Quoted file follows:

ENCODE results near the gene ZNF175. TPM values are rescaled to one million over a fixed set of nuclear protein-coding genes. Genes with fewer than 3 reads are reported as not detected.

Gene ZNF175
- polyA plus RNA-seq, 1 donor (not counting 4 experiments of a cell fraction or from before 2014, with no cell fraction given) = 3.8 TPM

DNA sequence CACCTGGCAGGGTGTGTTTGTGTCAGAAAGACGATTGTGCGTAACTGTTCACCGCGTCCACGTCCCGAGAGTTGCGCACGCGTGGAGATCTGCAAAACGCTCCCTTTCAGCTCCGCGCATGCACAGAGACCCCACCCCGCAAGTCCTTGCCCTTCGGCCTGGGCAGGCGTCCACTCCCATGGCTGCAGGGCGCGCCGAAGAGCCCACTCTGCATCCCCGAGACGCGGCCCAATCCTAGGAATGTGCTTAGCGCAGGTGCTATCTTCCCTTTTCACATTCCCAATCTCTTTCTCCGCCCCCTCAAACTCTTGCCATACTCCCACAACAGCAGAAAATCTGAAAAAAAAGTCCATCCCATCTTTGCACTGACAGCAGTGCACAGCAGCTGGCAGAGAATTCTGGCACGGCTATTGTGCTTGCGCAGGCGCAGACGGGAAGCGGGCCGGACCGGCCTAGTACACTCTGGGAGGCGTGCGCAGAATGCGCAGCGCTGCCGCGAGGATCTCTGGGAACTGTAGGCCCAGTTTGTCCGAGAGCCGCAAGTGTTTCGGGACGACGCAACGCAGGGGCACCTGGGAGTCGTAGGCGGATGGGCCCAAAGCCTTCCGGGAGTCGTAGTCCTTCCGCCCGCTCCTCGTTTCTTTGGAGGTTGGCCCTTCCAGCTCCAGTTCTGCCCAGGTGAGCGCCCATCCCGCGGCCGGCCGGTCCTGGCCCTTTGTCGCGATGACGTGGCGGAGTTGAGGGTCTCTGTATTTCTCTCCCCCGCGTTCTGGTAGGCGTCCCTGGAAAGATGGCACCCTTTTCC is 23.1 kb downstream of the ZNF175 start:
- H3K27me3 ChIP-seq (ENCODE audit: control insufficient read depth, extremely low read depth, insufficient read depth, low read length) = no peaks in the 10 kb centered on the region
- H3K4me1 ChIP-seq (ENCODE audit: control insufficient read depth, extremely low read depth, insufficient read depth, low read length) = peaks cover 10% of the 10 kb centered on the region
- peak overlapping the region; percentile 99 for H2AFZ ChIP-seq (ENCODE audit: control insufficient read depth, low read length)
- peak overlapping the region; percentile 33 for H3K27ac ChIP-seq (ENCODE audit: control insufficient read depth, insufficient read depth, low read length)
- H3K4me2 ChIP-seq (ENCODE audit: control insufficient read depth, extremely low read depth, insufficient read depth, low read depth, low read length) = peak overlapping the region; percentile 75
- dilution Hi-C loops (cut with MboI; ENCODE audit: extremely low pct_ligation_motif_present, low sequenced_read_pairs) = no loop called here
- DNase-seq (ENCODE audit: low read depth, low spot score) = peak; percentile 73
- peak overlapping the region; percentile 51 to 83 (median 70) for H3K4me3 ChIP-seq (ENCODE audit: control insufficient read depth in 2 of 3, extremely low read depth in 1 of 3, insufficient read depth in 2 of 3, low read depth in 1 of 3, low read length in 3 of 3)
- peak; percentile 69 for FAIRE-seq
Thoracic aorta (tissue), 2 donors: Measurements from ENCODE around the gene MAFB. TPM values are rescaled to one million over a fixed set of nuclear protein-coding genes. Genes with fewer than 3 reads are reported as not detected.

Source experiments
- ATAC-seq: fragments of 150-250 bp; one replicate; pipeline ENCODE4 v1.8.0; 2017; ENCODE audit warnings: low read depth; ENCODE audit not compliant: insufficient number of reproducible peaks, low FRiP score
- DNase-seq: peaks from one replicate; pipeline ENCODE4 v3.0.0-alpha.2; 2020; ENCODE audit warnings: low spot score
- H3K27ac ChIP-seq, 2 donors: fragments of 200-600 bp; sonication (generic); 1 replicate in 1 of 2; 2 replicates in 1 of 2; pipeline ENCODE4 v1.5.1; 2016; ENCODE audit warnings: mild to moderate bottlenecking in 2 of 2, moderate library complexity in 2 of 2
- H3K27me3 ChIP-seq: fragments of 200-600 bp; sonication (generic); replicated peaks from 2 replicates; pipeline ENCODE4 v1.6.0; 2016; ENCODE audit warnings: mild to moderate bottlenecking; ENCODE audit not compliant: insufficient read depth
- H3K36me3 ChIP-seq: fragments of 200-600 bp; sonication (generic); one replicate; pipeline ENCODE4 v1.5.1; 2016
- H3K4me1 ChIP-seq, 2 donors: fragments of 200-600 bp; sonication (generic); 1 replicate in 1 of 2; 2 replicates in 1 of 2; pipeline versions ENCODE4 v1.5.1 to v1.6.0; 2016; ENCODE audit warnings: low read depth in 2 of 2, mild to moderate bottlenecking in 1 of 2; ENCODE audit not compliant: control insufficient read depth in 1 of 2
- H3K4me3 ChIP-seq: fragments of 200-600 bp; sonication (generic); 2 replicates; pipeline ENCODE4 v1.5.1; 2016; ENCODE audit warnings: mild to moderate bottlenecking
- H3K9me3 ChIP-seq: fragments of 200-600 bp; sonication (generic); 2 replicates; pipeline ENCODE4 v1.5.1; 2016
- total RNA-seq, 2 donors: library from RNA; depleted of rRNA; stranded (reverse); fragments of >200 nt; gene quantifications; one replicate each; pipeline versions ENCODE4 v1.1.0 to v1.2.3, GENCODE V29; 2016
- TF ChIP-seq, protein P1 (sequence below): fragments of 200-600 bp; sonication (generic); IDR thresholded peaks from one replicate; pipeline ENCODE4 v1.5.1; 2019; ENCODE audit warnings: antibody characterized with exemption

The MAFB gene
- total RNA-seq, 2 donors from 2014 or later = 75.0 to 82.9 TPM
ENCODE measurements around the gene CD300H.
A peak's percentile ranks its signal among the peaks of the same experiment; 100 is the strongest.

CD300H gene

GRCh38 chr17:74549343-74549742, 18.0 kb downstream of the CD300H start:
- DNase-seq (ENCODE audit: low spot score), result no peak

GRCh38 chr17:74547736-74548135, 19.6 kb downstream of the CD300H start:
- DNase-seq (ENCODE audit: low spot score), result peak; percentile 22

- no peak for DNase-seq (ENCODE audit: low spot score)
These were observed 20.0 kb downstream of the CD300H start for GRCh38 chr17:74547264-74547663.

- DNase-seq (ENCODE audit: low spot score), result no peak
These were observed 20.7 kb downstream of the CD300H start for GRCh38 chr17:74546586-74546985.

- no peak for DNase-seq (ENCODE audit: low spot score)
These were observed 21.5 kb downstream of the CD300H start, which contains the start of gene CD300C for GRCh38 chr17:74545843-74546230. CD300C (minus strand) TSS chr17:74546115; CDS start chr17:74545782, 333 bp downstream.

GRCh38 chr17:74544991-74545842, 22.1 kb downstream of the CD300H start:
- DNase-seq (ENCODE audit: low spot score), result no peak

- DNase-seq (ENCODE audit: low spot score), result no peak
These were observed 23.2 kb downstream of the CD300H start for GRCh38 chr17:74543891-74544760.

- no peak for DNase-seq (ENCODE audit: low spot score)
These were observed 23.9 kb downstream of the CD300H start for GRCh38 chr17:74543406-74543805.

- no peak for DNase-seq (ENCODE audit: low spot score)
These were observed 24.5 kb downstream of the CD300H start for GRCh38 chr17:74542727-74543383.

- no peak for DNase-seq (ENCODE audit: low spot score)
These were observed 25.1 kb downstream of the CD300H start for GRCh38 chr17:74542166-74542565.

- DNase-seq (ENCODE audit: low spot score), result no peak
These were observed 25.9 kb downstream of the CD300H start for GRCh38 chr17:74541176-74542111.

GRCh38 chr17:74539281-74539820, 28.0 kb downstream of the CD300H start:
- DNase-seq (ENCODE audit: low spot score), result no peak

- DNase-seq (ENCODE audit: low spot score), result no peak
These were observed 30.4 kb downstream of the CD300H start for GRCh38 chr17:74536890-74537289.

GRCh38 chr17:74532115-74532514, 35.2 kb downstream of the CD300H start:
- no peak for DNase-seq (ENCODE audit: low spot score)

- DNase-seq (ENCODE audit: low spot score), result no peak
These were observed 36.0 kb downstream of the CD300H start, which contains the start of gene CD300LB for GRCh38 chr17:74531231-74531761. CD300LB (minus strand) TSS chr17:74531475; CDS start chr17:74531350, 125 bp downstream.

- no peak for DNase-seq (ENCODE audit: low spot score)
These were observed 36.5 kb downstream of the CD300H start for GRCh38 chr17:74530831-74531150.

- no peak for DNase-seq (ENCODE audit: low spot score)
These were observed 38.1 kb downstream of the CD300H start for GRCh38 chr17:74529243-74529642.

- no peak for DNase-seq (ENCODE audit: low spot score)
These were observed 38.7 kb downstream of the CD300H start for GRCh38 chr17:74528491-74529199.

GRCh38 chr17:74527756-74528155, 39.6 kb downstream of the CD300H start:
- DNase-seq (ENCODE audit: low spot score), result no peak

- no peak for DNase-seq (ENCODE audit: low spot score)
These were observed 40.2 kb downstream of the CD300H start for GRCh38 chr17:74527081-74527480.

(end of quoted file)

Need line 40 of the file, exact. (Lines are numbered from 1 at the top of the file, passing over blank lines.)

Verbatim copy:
These were observed 21.5 kb downstream of the CD300H start, which contains the start of gene CD300C for GRCh38 chr17:74545843-74546230. CD300C (minus strand) TSS chr17:74546115; CDS start chr17:74545782, 333 bp downstream.